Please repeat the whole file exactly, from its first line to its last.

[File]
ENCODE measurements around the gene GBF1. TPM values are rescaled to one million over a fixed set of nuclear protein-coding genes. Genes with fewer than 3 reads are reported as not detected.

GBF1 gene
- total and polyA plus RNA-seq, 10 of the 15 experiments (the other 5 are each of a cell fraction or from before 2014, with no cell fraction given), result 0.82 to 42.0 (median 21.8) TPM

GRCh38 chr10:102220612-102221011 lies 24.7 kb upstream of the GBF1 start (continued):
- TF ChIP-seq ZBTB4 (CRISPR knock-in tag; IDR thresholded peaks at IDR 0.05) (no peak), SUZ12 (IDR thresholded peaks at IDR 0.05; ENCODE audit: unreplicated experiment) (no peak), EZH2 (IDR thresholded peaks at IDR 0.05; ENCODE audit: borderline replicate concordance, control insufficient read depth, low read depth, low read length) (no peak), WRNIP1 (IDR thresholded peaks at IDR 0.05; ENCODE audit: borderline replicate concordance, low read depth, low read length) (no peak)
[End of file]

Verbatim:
ENCODE measurements around the gene GBF1. TPM values are rescaled to one million over a fixed set of nuclear protein-coding genes. Genes with fewer than 3 reads are reported as not detected.

GBF1 gene
- total and polyA plus RNA-seq, 10 of the 15 experiments (the other 5 are each of a cell fraction or from before 2014, with no cell fraction given), result 0.82 to 42.0 (median 21.8) TPM

GRCh38 chr10:102220612-102221011 lies 24.7 kb upstream of the GBF1 start (continued):
- TF ChIP-seq ZBTB4 (CRISPR knock-in tag; IDR thresholded peaks at IDR 0.05) (no peak), SUZ12 (IDR thresholded peaks at IDR 0.05; ENCODE audit: unreplicated experiment) (no peak), EZH2 (IDR thresholded peaks at IDR 0.05; ENCODE audit: borderline replicate concordance, control insufficient read depth, low read depth, low read length) (no peak), WRNIP1 (IDR thresholded peaks at IDR 0.05; ENCODE audit: borderline replicate concordance, low read depth, low read length) (no peak)